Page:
Rough Terrain for Subaru

Can the Japanese carmaker hold its lead in the crossover category?

American consumers hitting Subaru showrooms since September have gotten something of a shock. Instead of the usual lineup of all-wheel-drive Foresters and Legacy Outbacks--compact sport-utility vehicles for the log-cabin set--they could kick the tires of a hot-looking, retro-styled pickup called the Baja. It's not exactly the kind of car you would expect to see on the back roads of Vermont, the archetypal venue for a Subaru drive.

Instead, the $24,000 Baja is meant for dune-climbing, beach-cruising, and other essential moments of the California experience. The car's hot colors--baja yellow, regatta red--mounted spotlights, and 16-inch alloy wheels make it clear that Subaru wants to grab fresh turf in the car wars. "We are reaching out to a new group of car buyers, well beyond our traditional customer base," says Kyoji Takenaka, CEO of Subaru's parent, Fuji Heavy Industries Ltd.

It's going to be a long haul. Although auto critics like the change of pace, Subaru sold only 415 Bajas in September, far below the targeted monthly sales of 2,000. Subaru top brass point out that car sales weakened across the board in the U.S. in September. The road, meanwhile, is getting more crowded. This year General Motors Corp., which owns 21% of Fuji Heavy, introduced the Pontiac Vibe hatchback, a stylish play on the crossover theme; Toyota Motor Corp. launched the Matrix, a jointly produced twin of the Vibe; and Mitsubishi Motors Corp. is offering the Outlander, a low-riding, compact SUV. Next year, Nissan's Murano, the boxy Honda Element, and Toyota's subcompact Scion bbX will join the race at the low end, while the sporty Nissan Infiniti FX45 and Mercedes Grand Sports Tourer will aim at the top of the market. "I think you're going to see an explosion in crossovers," says Nissan Motor Co. CEO Carlos Ghosn.

As the competition heats up, Subaru is putting on a brave face. "We see all the new arrivals as a plus for the growth of the segment," says Takenaka. He has some reason to be optimistic: Subaru has dominated its market like no other carmaker and pioneered the crossover--vehicles that combine the easy handling of a car with the durability, off-road capability, and space of a sport-ute. That has added up to steady profits: Last year, Fuji Heavy--which gets 90% of its revenues from the carmaker--posted earnings of $252 million on sales of $11.3 billion.

Despite the numbers, investors have their doubts: Shares in Fuji Heavy are trading at their lowest point since 1997 and so far this year have underperformed the beleaguered Nikkei 225 index and nearly every other carmaker in Japan. Some of the damage to the shares comes from Fuji's tendency to lowball earnings estimates, notes UBS Warburg analyst Christopher Redl. But the markets are also holding back until Subaru proves it can hold the lead in the crossover rally.

To win that competition, Takenaka is giving the brand a makeover. Instead of its traditional emphasis on off-road capabilities, Subaru is stressing more-mainstream themes such as smooth ride. That's aimed at helping Subaru expand beyond its strongholds like Alaska and Colorado and into the Sunbelt, where it holds less than 0.5% market share. "We want to shed our off-road, dirt-digger image in favor of messages like safety and driving fun," says Takenaka.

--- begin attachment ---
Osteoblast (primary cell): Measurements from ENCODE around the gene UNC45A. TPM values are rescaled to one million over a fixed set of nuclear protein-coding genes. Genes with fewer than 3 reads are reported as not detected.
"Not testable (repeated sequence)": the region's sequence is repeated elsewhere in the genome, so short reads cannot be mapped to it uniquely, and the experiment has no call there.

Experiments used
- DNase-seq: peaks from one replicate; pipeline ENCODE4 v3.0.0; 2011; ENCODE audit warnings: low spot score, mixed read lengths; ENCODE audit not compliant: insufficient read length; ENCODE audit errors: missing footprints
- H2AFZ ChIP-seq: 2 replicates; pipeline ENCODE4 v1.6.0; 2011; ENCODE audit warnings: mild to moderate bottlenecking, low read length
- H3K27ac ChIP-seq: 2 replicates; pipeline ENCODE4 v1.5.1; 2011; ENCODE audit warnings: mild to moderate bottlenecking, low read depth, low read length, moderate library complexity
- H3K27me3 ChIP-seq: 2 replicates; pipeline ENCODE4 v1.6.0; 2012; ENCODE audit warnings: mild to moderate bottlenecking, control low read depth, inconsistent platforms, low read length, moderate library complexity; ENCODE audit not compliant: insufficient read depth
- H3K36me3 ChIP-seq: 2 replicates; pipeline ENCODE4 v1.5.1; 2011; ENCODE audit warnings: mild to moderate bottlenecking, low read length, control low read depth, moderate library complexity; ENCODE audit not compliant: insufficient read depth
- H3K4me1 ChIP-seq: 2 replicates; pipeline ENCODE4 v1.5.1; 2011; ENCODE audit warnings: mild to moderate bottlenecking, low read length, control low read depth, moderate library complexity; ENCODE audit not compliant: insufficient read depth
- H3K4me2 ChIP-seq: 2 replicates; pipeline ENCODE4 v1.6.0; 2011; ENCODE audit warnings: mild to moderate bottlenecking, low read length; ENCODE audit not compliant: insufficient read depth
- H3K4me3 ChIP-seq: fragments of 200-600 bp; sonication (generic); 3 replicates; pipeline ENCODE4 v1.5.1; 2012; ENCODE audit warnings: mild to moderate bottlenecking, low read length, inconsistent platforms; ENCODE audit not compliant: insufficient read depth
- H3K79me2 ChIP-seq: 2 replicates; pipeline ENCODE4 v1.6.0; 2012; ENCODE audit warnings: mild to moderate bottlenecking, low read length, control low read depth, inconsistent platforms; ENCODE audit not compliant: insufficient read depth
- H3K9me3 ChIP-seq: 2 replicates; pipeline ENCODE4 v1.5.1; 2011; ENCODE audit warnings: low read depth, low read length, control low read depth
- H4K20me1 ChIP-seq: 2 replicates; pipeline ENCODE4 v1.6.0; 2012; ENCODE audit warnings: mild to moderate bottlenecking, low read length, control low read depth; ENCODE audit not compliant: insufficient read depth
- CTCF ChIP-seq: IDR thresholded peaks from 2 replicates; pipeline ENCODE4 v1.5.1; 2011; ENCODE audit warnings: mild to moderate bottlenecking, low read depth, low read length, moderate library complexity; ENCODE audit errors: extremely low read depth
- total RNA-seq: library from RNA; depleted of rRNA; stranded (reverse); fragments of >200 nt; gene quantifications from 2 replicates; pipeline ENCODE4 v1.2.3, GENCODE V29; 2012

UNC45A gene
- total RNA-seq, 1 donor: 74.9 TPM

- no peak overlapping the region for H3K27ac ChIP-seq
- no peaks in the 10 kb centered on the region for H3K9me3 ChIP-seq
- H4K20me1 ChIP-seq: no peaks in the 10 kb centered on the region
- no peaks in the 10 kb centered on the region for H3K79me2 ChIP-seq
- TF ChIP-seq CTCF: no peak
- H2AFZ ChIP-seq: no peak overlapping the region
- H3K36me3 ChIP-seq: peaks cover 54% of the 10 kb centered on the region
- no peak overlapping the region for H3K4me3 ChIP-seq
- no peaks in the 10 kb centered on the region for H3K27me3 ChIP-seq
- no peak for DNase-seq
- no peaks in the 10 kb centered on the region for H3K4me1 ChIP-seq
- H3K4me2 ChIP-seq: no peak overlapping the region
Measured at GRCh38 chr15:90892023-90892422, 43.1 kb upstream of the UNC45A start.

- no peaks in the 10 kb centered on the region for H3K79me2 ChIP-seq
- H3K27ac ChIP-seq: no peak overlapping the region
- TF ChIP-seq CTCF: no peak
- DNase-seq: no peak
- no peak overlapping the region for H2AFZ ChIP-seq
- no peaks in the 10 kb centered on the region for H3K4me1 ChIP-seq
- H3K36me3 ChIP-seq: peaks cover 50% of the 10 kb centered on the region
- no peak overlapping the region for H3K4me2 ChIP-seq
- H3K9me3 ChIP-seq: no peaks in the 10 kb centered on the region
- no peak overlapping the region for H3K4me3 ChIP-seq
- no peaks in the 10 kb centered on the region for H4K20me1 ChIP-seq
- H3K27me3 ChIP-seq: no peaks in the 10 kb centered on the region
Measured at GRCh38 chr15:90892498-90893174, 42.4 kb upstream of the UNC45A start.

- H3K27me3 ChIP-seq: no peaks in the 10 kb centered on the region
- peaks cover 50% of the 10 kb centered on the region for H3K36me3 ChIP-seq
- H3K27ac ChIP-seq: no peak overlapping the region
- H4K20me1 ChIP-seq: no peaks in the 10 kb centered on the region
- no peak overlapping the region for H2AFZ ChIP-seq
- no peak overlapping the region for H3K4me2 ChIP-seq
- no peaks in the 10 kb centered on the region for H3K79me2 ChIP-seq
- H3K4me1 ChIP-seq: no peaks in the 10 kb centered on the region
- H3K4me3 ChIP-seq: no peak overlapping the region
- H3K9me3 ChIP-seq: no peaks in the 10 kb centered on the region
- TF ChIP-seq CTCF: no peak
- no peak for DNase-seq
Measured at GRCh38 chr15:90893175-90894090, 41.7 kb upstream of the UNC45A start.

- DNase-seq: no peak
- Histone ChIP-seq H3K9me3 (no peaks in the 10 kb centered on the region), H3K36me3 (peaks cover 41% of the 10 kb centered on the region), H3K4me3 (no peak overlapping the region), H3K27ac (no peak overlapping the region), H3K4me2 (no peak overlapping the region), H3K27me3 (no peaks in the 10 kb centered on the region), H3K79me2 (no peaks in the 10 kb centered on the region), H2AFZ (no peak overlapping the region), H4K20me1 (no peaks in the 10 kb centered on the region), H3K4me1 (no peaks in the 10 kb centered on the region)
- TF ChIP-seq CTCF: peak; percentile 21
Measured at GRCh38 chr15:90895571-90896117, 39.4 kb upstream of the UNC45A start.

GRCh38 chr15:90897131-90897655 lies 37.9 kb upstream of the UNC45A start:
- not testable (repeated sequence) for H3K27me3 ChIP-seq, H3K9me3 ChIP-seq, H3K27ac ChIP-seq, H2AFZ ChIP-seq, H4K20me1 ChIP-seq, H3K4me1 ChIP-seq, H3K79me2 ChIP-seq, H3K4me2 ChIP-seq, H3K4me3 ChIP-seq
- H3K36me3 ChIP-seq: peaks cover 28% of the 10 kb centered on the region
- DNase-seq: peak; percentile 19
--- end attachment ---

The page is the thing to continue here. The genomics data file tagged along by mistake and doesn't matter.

Cars digging in the dirt don't need to be terribly stylish, but those parked at the mall do. So in April, Takenaka hired Andreas Zapatinas, who most recently headed design at Alfa Romeo, to serve as chief designer. Zapatinas' first project: the next generation of the Outback wagon, due out next year in Japan. The current model, now four years old, is the company's chief breadwinner, so success is critical. Next, Zapatinas will get to work on an upscale SUV/minivan crossover, a gas-electric hybrid car, and sporty all-wheel-drive car to be co-developed with GM. In all, Takenaka is promising to nearly double Subaru's current lineup, to seven mainstay models, by 2007.

Problem is, all those new cars will cost a lot to develop--which could create a drag on earnings for the next two years. With more than $100 million a year budgeted for plant upgrades and research and development, Fuji Heavy expects profits to drop 21%, to $200 million, for the year ending March, 2003. And Fuji Heavy says that its operating profit margin will shrink to 3.6% by 2004, down from 6.5% last year. The payoff is supposed to come in 2007, when Fuji Heavy expects to sell 760,000 cars, up 37% from 2001. Some worry that the investment may not play to Subaru's strengths: "A lot more of the funds should be going into Fuji Heavy's [traditional] area of core competence: passenger vehicles that have off-road capability," says HSBC Securities Inc. analyst Christopher Richter.

General Motors might be worrying, too. Although the American giant became Fuji Heavy's biggest shareholder in 1999, the two haven't developed much in the way of synergy so far. Executives in Detroit had hoped to jointly develop an SUV using Subaru's four-wheel-drive technology, but those plans have been put on hold. And Fuji Heavy officials have been dismayed by the poor sales of minivans made in Thailand by GM's Adam Opel unit but marketed as the Subaru Traviq in Japan. The Traviq has sold an average of fewer than 500 per month, far below the 1,000-unit monthly target GM set when sales started a year ago. "Our honeymoon is over," Takenaka says with a smile. "Now we act like spouses." And for Takenaka, a good marriage means cooperating with GM when he can but keeping his sights on the growing crossover market.

By Chester Dawson in Tokyo

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